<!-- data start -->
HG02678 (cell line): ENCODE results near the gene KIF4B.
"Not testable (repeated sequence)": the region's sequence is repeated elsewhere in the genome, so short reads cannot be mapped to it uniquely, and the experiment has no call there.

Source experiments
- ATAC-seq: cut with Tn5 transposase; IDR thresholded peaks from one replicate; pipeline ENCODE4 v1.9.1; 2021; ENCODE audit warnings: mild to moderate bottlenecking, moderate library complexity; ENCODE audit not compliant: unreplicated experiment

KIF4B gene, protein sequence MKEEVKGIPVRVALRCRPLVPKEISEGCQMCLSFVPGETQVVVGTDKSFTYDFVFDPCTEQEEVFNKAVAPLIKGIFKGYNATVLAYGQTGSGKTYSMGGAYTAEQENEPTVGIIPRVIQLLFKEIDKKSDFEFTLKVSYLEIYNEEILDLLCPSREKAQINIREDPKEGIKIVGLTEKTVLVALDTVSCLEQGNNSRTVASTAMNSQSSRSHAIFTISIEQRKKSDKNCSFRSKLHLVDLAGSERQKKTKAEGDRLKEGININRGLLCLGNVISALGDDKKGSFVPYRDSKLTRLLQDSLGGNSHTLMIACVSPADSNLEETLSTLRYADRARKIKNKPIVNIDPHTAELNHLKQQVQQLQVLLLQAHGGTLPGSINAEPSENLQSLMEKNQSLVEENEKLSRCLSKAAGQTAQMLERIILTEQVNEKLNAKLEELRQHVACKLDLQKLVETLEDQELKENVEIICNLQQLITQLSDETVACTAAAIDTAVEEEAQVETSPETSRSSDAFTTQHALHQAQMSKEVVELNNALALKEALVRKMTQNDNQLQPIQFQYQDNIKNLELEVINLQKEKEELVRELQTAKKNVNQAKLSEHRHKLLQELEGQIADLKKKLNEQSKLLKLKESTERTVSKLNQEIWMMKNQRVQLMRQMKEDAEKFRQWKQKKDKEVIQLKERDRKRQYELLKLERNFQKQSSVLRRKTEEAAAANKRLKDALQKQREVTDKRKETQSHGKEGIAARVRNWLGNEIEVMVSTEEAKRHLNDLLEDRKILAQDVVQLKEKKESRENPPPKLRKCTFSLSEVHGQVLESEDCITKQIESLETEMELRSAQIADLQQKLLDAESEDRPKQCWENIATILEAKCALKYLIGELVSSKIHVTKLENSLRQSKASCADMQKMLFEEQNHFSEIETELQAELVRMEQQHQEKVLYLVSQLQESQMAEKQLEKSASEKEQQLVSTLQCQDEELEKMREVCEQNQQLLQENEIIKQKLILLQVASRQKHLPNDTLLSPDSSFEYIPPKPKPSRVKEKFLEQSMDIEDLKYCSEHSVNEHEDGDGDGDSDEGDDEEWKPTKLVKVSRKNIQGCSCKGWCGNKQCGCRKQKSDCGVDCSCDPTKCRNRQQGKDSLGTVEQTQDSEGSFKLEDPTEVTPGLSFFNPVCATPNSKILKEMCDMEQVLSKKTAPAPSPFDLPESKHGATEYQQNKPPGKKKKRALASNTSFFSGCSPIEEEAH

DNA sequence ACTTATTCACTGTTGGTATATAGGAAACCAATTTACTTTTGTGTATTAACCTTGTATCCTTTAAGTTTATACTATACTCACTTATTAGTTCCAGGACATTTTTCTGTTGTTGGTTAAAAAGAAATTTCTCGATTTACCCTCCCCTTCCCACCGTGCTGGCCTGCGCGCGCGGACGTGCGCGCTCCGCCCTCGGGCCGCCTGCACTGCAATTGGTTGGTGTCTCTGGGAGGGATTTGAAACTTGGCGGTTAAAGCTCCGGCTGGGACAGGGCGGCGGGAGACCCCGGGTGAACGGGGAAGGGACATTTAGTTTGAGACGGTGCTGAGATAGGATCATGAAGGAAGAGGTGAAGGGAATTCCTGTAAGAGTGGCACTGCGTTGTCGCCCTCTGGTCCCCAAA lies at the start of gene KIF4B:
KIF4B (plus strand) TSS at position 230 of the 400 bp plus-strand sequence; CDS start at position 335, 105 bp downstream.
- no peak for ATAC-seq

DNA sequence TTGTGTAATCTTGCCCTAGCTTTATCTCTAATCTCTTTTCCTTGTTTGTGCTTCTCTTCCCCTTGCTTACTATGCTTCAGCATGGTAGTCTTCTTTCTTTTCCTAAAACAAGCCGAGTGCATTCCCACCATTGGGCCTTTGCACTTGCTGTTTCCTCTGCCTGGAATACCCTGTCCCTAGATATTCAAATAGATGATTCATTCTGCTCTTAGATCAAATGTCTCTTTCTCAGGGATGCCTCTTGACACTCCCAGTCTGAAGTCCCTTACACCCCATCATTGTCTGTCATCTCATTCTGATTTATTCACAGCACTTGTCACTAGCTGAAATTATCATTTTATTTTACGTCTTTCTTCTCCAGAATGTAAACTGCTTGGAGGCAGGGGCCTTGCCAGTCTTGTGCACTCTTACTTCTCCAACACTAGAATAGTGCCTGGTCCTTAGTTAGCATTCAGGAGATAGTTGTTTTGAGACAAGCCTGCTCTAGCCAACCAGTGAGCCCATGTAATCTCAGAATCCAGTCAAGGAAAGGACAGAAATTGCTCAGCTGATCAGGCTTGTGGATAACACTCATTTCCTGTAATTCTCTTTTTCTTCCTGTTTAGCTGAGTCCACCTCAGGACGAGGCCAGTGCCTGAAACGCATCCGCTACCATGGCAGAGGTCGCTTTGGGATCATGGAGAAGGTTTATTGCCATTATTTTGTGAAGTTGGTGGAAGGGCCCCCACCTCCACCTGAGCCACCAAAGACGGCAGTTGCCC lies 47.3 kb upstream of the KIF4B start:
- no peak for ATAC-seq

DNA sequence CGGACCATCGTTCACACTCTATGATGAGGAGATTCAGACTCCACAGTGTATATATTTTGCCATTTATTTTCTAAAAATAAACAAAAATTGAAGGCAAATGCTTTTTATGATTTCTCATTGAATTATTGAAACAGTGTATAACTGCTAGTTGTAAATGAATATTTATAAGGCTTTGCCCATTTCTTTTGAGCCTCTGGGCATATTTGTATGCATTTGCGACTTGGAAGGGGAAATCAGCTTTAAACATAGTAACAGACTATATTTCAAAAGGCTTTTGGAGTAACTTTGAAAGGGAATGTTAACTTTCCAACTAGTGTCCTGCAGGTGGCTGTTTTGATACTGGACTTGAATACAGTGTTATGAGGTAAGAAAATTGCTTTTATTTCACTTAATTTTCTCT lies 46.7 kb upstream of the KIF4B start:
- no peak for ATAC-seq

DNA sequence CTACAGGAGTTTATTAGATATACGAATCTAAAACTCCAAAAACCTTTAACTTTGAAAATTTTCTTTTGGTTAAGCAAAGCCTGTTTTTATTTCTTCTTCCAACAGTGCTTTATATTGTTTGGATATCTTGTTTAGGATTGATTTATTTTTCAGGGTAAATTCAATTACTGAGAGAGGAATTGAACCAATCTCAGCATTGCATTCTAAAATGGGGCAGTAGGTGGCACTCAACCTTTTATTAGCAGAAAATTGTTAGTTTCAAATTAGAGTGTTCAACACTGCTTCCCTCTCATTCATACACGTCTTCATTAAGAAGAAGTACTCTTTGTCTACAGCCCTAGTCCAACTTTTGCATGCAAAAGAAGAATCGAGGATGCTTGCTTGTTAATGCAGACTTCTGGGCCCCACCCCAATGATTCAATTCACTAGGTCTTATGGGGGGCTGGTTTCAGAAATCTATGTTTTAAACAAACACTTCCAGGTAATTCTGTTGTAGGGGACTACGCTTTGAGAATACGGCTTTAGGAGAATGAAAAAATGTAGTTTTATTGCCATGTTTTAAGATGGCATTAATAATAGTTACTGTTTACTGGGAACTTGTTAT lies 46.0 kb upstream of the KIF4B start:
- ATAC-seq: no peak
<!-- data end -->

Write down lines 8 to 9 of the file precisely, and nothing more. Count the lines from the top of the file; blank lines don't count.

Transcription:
- no peak for ATAC-seq

DNA sequence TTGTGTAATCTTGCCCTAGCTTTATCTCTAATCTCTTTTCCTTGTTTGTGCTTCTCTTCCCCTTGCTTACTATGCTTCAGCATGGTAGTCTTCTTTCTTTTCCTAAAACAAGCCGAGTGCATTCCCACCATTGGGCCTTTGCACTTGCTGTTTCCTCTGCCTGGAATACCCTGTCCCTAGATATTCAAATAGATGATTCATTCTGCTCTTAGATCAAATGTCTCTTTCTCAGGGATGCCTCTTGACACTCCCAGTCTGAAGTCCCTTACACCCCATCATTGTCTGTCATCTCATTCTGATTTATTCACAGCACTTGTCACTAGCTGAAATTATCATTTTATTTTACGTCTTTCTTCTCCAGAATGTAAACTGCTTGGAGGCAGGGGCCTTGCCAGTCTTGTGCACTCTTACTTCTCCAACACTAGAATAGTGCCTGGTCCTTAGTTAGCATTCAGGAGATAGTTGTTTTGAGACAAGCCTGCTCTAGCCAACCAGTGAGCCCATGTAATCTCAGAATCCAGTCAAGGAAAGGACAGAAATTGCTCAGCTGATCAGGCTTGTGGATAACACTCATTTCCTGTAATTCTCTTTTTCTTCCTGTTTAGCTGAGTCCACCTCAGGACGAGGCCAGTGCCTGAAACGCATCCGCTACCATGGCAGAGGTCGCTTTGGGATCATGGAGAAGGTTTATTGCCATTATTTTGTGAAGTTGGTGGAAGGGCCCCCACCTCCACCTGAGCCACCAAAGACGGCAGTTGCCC lies 47.3 kb upstream of the KIF4B start: